I recorded all of the program, and listened to some of it. It remains a reverend institution, and worth listening to. But I think I liked the final twenty-five minutes best. There, letters and emails were read out from an ordinary broadcasting studio – well-structured and carefully thought out messages, rather than improvised talk into microphones.

I have no idea how many people listen to the programs, and where. But when listening to the mails and letters being read out, you realize that a substantial share (if not the majority) of those who listen to the shortwave transmissions must be shortwave aficionados, rather than seafarers:

Bernd Ottenau from Ottenau sends greetings to all members, honorary members and friends of the Radio Taiwan International listeners’ club Ottenau, as well as the international shortwave programs’ German-language editorial offices.
(Bernd Ottenau aus Ottenau grüßt herzlich alle Mitglieder, Ehrenmitglieder und Freunde des Radio Taiwan International Hörerclubs Ottenau, sowie die deutschsprachigen Redaktionen der internationalen Kurzwellenprogramme, und wünscht gesegnete Weihnachten sowie ein gutes neues Jahr 2018.)

A thing Germany has in common with countries like China, India, or Japan are its pasttime associations, and its shortwave listeners’ associations not least. They, too, may be an explanation as to why a radio institution like “Gruß an Bord”, allegedly from a different era, remains on air – at least once a year.

The 6155 kHz relay transmission from Armenia – offering the best signal among all the sites rebroadcasting “Gruß an Bord” – goes off air a few seconds after 23:00 UTC. CPBS Beijing emerges on the same frequency, informing me that it’s the eighth day of the lunar calendar’s  eleventh month today.

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Notes

1) The “Hafenkonzert” is even older – see Related underneath – “Soundscrapes of the Urban Past”
2) Then again, maybe not exactly on all the seven seas. The Pacific Ocean isn’t among the target areas stated by NDR.

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Related

Soundscrapes of the Urban Past, 2013

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Wednesday, December 20, 2017

Headlines 2018

Panic in Riyadh: has Yemen become a nuclear power?

Thursday, December 14, 2017

Obituary: Yu Guanzhong, 1928 – 2017

Taiwanese poet and university teacher Yu Guangzhong (余光中) has died in Kaohsiung  on Thursday. According to Radio Taiwan International (RTI), quoting  a statement by aohsiung Medical University hospital,  Yu had been hospitalized late in November, after a stroke. His condition deteriorated due to heart failure and lung condition pneumonia, according to the statement.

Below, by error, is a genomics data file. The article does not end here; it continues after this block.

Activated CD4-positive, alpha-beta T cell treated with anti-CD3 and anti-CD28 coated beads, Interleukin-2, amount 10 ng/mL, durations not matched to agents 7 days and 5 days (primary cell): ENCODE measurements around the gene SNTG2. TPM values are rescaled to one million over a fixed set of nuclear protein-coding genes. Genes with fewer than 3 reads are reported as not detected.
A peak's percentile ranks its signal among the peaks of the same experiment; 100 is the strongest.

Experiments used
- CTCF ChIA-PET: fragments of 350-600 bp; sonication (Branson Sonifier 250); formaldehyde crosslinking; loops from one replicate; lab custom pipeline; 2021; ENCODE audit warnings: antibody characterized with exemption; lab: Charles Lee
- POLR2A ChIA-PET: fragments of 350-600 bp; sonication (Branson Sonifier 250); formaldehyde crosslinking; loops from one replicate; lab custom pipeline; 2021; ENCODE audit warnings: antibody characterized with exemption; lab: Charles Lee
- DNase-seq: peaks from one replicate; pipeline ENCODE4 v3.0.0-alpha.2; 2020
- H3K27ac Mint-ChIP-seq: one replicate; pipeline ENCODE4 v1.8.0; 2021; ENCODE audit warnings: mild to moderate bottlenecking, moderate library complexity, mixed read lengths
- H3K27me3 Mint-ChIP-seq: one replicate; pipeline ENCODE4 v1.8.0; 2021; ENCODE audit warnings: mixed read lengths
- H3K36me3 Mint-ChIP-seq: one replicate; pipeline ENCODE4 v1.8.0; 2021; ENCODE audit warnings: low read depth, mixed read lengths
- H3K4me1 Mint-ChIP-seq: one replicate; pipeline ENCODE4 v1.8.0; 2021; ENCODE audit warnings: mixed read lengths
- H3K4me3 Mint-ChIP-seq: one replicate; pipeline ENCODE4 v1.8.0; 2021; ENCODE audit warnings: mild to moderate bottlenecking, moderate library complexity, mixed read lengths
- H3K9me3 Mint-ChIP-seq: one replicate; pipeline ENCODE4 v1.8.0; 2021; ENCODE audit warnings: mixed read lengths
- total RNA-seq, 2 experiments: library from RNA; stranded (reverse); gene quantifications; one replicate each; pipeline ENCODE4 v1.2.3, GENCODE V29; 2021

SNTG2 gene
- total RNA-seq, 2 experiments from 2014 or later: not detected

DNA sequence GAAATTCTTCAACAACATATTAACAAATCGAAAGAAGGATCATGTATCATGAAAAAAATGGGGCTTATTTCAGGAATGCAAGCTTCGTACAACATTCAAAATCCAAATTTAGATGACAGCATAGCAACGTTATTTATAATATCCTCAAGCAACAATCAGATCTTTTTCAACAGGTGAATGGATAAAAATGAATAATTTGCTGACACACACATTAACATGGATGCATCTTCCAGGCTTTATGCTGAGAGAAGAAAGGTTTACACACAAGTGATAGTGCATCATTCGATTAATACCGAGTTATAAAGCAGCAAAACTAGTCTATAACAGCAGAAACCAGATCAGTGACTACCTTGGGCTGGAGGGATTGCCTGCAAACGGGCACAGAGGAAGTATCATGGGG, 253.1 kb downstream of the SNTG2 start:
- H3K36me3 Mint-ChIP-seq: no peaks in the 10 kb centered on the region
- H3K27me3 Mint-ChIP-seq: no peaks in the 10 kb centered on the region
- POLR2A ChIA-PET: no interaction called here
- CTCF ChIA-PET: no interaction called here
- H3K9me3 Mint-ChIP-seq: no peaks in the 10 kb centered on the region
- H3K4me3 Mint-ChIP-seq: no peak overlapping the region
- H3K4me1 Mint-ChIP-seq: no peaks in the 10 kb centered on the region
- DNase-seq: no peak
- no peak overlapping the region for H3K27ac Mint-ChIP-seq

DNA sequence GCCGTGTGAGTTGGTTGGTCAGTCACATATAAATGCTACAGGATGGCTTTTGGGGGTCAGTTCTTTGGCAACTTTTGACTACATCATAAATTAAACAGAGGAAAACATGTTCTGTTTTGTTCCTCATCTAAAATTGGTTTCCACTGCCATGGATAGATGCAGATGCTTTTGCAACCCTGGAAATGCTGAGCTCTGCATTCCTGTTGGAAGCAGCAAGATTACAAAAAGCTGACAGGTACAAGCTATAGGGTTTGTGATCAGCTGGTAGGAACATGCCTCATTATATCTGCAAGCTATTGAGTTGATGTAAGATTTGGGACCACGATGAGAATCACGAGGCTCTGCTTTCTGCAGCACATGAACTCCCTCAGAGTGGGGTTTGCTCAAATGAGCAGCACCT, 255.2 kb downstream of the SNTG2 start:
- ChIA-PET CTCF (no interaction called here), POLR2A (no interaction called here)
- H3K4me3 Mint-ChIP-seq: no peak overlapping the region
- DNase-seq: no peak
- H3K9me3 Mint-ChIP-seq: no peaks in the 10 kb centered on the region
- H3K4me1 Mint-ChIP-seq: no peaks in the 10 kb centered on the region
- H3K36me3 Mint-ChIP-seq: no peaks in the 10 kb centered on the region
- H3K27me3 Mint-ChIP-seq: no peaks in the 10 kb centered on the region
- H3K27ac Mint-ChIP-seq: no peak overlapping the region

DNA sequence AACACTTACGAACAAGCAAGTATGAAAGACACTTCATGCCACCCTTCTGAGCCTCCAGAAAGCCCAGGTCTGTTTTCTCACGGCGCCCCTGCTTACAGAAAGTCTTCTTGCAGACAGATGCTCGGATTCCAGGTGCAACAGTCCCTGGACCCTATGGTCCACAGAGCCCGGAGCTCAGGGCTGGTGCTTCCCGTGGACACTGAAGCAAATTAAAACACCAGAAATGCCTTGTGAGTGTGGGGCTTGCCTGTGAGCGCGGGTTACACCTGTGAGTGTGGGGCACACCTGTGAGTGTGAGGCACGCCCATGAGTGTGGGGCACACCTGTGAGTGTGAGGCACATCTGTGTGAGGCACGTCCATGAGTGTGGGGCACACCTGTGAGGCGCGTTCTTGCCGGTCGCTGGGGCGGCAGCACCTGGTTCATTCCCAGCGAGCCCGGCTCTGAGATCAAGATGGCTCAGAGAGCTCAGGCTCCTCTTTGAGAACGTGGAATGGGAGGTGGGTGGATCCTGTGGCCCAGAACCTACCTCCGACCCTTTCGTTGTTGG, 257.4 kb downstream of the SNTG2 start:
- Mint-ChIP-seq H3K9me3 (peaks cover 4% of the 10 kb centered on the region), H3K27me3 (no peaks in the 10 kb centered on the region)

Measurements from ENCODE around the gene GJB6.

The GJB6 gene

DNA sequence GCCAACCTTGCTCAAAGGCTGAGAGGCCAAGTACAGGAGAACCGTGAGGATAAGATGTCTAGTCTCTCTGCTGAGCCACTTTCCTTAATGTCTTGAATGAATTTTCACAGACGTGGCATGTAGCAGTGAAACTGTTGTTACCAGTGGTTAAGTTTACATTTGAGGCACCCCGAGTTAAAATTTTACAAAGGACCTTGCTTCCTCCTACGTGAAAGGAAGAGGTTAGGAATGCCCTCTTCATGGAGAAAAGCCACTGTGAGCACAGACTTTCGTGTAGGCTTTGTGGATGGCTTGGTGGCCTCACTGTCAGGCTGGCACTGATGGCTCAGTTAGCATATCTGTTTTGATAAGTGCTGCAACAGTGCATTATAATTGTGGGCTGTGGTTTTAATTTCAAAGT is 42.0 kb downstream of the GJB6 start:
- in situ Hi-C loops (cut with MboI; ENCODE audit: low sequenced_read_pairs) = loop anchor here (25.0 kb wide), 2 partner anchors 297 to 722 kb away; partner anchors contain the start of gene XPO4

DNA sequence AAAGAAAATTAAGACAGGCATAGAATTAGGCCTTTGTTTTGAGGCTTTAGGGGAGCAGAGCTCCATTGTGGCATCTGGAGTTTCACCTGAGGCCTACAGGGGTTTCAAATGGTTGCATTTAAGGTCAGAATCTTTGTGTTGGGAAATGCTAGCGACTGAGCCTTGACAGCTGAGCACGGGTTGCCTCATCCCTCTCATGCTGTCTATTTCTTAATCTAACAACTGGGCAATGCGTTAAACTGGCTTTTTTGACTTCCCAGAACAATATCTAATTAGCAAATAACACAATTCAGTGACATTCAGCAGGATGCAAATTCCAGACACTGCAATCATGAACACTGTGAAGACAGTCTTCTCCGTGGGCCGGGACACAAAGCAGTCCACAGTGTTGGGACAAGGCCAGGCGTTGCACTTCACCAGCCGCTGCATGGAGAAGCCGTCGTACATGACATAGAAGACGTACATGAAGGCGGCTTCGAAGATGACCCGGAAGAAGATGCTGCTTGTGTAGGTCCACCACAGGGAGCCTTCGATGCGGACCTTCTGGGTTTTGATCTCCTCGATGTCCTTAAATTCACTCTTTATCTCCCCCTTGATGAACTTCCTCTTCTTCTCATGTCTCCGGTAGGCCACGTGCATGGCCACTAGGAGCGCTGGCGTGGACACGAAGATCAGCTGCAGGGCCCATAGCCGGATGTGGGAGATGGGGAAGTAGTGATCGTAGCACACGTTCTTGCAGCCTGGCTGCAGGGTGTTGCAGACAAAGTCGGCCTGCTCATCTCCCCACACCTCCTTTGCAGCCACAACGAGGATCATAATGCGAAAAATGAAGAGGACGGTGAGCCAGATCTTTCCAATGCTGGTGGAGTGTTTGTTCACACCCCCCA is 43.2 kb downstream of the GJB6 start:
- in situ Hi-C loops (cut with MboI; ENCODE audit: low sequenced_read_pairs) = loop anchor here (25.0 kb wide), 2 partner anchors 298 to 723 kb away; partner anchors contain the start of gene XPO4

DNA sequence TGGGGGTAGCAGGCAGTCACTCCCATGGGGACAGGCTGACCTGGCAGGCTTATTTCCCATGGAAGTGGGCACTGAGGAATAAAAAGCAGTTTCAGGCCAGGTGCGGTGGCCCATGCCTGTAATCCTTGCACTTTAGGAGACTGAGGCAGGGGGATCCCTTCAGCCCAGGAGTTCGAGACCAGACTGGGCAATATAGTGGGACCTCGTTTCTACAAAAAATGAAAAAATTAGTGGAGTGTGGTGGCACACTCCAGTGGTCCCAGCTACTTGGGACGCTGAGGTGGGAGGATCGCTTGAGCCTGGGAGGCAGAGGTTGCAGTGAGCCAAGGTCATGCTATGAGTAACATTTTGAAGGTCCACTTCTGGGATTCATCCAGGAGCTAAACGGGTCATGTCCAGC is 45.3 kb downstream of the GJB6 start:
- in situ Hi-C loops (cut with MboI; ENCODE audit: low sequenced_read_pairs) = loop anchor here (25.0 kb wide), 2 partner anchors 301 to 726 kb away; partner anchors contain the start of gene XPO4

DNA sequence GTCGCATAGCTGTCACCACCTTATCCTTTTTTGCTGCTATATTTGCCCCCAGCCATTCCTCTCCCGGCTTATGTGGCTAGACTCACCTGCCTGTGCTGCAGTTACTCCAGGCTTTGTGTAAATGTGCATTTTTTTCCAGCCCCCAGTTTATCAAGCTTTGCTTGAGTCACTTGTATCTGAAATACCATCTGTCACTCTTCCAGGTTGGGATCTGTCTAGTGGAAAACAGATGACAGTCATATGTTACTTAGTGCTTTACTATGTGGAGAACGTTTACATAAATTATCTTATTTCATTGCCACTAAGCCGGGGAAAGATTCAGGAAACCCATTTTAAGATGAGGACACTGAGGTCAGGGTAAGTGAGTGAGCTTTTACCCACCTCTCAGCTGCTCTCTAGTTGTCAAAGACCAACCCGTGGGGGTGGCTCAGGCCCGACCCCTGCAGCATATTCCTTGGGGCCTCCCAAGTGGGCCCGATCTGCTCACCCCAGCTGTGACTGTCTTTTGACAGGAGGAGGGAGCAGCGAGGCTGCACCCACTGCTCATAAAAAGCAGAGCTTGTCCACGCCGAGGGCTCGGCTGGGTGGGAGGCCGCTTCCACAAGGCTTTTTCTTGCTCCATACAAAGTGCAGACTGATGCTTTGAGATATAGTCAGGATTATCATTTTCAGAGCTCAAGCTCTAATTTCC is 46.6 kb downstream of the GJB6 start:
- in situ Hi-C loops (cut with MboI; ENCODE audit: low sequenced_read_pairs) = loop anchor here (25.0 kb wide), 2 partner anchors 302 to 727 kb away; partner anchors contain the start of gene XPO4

Wikipedia has entries about Yu, in Chinese and in English.  He was born in Nanjing, in 1928.

One of his poems, as published by Singtao Ribao‘s Canadian edition, on Thursday (Wednesday Vancouver local time):

小时候,乡愁是一枚小小的邮票,我在这头,母亲在那头。
During childhood, homesickness was a small postage stamp, with me here and my mother there.

长大后,乡愁是一张窄窄的船票,我在这头,新娘在那头。
After growing up, homesickness was a worn sea passage ticket, with me here and my bride there.

后来啊,乡愁是一方矮矮的坟墓,我在外头,母亲在里头。
Later on, homesickness was a small grave, with me outside and my mother inside.

而现在,乡愁是一湾浅浅的海峡,我在这头,大陆在那头。
But now, homesickness is a strait of shallow waters, with me here and the mainland there.

A book published in 2008 offers  an interpretation.

Monday, December 4, 2017

Dalai Lama and Barack Obama meeting in New Delhi

Heads of state and government (apparently) can’t always afford to be polite – not if this CS Monitor report of nearly eight years ago is something to go by. In February 2010, the Dalai Lama, as he left the White House after a meeting with then president Barack Obama, was reportedly “awaited” by “a mound of trash”. A White House spokesman contested the interpretation – see same CS Monitor page.

But there were other downgradings, too, at the time. Obama met Tibet’s spiritual leader in the “map room” of the White House, not in the Oval Office. An ABC (Australian Broadcasting Corporation) reporter interpreted this – most probably accurately – as a concession to China, which had demanded that the meeting not even go ahead.

Aller, Nov 2017

But a wise man who works to better the lot of the People won’t fear the height of a mountain or the width of a river on his way to gain worldly credit.

It will be left to reason here if Donald Trump is too high a mountain, or if meeting him, just like having met all US presidents from George H. W. Bush to Barack Obama while they were in office, wouldn’t benefit Tibet anyway.

There has been another meeting between the Dalai Lama and Barack Obama last Friday, and when you are travelling on behalf of your foundation that carries your name, meetings with the man Beijing loves to hate appear to make sense. The setting in New Delhi appears to have been nicer, too, than in the White House, in 2010.

The meeting apparently hasn’t generated a splash in the Chinese media. Overseas Chinese Website Duowei News, a news website operated from New York (and blocked in China, according to Wikipedia) points out that just before, Obama had completed a China visit, including a Meeting with Xi Jinping at Diaoyutai Guest House. Xinhua newsagency reported on Thursday that Xi and Obama held talks on November 29.

Duowei also adds some statistics, saying that this was the sixth meeting between the Dalai Lama and Obama, and that the most recent one had taken place at the White House, in July 2016, when Obama was still in office. (According to VoA, that was in June 2016.)

During an interview with the Canadian Broadcasting Corporation (CBC) during a visit to Ottawa, the president of Tibet’s exile government in Dharamsala, Lobsang Sangay, advocated the Dalai Lama’s “Middle Way” policy.